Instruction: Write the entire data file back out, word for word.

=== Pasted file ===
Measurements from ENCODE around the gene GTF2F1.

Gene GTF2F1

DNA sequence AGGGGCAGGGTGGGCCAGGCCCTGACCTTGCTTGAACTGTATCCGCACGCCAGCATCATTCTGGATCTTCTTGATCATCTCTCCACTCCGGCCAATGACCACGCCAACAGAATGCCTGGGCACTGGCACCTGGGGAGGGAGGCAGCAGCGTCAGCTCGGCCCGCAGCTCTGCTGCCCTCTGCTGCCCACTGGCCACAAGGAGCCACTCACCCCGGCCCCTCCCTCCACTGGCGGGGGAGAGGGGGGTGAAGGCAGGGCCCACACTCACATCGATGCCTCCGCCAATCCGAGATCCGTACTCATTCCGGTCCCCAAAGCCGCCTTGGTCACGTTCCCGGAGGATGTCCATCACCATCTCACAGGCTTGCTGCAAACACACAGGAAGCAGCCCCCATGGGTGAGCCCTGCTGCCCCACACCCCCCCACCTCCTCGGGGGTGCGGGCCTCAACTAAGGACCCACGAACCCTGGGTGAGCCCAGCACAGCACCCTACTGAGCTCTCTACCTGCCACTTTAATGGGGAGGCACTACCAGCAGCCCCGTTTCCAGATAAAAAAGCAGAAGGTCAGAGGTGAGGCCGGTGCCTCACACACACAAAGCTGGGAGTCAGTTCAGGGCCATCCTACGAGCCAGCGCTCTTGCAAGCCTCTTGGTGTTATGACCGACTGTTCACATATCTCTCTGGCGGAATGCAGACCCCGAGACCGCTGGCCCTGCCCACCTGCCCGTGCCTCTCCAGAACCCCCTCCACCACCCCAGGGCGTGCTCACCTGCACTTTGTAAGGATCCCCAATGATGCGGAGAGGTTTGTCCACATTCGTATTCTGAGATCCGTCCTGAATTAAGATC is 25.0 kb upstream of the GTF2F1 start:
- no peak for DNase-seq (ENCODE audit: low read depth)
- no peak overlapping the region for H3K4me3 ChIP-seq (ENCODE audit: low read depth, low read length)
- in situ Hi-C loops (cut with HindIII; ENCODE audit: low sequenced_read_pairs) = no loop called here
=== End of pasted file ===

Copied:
Measurements from ENCODE around the gene GTF2F1.

Gene GTF2F1

DNA sequence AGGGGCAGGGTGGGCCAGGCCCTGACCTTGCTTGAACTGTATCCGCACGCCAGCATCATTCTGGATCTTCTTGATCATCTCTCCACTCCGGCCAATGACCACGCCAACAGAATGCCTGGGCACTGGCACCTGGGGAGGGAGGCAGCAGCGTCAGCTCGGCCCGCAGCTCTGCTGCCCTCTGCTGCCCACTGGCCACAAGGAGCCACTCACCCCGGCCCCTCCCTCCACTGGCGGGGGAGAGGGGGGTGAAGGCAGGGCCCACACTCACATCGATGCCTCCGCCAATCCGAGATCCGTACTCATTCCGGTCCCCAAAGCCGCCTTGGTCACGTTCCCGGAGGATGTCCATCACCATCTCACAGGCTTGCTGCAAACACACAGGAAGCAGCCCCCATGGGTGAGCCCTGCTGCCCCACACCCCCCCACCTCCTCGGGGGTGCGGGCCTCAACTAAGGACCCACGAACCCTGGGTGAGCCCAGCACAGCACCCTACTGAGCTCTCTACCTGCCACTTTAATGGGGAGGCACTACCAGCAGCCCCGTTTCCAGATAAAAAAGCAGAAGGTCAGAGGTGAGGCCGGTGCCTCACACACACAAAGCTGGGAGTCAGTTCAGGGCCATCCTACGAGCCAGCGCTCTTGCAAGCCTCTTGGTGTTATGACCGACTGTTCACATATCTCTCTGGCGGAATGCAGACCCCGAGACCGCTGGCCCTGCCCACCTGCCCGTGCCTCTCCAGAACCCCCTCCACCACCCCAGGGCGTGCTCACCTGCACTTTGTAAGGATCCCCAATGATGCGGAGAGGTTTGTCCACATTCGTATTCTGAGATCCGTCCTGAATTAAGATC is 25.0 kb upstream of the GTF2F1 start:
- no peak for DNase-seq (ENCODE audit: low read depth)
- no peak overlapping the region for H3K4me3 ChIP-seq (ENCODE audit: low read depth, low read length)
- in situ Hi-C loops (cut with HindIII; ENCODE audit: low sequenced_read_pairs) = no loop called here